As we drive west across the geographical region that my guide – Maria – assures me is the true meaning of Macedonia rather than the modern political context – the day starts and we begin to pursue themes that need drawing together to make any sense of.
We are on the way to visit the tomb of Philip II, the father of Alexander the great, at Vergina – which can be reached in a little over an hour from Thessaloniki. It’s a UNESCO world heritage site, and certainly it lives up to everything I expect in terms of archaeological significance and the way that such relics, visited in situ, will always move me spiritually.
They are currently excavating the area around the tombs to map the city and palace. On a hillside is the recognizable shape of a small theater – where the king could bring his guests to watch a performance – and also look beyond the small stage to a most beautiful panorama of the fertile plains and distant mountains. Maria describes him inviting his enemies as well as his friends and allies, to both entertain them and to reinforce their understanding of his power and the extent of his empire. Who could not be moved by such a vista.
Importantly for me personally by the end of the visit I have a true sense of the word Macedonia, and what it means to the Greeks. And I realize that this part of the world has been one of the centers of the world’s attention for 3 millennia, and for much of that – including modern times – it has been a battleground.
But of course we are also driving across these plains at a time of a different battle – the modern economic crisis in Greece – and this backdrop is always in my mind and is a source of much of our debate.
Maria is passionate about the crisis, it is a very personal pain to her, as it must surely be to all the individuals caught up in it. Over a long coffee on the veranda of an isolated estate in the hills, where we are the only customers, she cries as she describes her frustrations of trying to run a business and bring up a family.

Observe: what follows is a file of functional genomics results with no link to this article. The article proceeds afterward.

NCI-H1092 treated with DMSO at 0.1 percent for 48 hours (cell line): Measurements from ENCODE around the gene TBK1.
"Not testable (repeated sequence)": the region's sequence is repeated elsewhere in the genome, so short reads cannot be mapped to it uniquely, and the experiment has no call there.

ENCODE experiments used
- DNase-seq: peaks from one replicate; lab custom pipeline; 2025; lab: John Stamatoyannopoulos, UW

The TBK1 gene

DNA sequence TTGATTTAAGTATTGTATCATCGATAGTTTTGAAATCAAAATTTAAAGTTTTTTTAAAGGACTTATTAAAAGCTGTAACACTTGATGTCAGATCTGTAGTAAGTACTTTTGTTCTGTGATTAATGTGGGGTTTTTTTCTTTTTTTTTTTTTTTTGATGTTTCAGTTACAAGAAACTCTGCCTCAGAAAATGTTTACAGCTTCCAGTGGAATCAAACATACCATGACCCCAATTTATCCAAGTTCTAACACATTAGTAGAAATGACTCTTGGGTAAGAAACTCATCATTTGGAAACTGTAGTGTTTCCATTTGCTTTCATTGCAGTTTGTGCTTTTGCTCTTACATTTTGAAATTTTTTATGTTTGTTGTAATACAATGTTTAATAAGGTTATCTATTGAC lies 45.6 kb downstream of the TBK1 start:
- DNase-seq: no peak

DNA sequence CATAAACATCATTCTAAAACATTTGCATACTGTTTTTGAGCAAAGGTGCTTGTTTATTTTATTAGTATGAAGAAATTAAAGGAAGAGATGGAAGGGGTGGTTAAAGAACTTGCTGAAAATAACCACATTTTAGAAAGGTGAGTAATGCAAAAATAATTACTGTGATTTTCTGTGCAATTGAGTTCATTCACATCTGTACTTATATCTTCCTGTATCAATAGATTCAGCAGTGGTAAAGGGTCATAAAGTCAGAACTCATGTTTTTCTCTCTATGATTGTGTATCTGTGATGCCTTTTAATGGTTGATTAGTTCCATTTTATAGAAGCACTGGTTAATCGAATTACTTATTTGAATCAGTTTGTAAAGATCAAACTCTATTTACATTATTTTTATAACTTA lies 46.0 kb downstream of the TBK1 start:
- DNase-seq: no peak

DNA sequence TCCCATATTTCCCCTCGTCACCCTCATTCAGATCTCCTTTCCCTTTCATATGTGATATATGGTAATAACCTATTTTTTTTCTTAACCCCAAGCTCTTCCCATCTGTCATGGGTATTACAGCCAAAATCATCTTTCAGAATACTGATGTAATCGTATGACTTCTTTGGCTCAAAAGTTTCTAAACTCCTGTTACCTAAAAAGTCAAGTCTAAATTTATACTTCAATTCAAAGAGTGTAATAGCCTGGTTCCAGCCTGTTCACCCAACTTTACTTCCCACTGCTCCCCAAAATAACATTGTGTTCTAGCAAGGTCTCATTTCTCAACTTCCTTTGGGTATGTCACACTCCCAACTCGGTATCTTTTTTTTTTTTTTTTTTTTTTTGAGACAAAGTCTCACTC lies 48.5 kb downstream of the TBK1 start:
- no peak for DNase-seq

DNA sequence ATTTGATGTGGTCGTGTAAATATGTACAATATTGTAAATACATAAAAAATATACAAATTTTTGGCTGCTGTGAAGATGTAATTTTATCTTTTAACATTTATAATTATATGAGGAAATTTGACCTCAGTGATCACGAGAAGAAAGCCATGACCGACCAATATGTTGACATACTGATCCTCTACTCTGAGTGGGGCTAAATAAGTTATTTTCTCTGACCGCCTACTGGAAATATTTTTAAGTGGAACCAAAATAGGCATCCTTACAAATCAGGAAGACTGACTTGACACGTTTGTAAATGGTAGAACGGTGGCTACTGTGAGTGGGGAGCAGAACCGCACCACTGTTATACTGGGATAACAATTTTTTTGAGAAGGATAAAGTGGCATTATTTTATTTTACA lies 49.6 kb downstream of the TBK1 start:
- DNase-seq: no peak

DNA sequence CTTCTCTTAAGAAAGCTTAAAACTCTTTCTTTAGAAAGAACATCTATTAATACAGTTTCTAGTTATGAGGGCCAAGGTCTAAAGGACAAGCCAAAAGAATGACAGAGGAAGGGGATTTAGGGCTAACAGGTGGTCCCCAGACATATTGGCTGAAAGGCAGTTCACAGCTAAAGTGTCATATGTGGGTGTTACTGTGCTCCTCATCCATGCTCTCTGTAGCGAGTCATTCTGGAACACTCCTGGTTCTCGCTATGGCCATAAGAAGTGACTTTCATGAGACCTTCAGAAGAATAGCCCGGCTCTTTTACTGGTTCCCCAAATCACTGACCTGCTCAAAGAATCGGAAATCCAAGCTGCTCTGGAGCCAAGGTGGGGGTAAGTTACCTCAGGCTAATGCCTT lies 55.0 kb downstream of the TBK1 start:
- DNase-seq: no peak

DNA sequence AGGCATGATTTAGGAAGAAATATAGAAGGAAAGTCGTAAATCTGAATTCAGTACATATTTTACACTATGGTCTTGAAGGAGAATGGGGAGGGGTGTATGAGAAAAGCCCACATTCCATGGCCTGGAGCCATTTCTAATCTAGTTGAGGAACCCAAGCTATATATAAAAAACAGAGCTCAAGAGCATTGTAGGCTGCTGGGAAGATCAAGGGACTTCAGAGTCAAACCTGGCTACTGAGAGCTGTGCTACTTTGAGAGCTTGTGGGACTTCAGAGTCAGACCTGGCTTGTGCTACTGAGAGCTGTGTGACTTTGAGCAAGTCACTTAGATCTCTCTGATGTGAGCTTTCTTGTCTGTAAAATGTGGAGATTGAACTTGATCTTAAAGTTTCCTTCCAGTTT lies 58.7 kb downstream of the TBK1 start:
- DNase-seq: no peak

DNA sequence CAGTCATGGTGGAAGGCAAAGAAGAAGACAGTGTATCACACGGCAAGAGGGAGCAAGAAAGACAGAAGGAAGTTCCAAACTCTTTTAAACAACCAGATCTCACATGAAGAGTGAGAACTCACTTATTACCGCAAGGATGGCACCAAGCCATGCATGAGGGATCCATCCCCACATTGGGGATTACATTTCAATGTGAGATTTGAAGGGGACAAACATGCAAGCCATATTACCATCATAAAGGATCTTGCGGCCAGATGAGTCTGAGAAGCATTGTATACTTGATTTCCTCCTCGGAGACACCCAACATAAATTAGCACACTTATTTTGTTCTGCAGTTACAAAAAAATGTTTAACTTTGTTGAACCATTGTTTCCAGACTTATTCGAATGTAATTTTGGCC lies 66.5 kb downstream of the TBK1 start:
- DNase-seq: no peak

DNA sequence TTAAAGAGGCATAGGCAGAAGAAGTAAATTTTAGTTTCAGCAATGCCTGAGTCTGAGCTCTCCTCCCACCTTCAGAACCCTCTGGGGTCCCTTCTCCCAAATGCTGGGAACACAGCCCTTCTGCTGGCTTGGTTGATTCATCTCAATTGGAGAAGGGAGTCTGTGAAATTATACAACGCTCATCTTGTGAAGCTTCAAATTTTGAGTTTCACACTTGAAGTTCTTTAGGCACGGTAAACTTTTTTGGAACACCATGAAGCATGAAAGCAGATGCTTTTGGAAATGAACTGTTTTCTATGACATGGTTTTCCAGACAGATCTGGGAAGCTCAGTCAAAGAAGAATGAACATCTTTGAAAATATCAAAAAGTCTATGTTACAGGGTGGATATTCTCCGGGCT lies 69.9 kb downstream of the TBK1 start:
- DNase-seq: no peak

The recurring theme is that the political system is rotten – she quotes a Greek proverb “The fish stinks from the head.” She compares modern life to ancient Greece, and remarks “Thank heavens that at least we had an ancient civilization that knew what it was doing..”
She compares the modern government with their shifting policies and a relentless pursuit of “taxes, taxes, taxes” to Phillip II – who was to her a great king – inspiring his people and giving them direct participation in his success by giving land to soldiers who fought for him in successful battles. To her he was a constant force, deserving of respect and she compares this to the modern political system which she describes as a shifting quagmire of corruption and policy changes that makes planning difficult and success almost impossible.
I simply listen and ask gentle questions of her, as she is clearly deeply upset. Of course I have no solutions, but I leave Vergina understanding so much more about the trials and tribulations of both ancient and modern Macedonia than any classroom or western media can teach me. I am inspired to learn more, to spend time in this beautiful and fascinating country.
By getting on a plane so that I could hear these things from a passionate Greek lady while sitting in the winter sunshine a stones throw from the tombs of a Macedonian king it has all become so very real to me.
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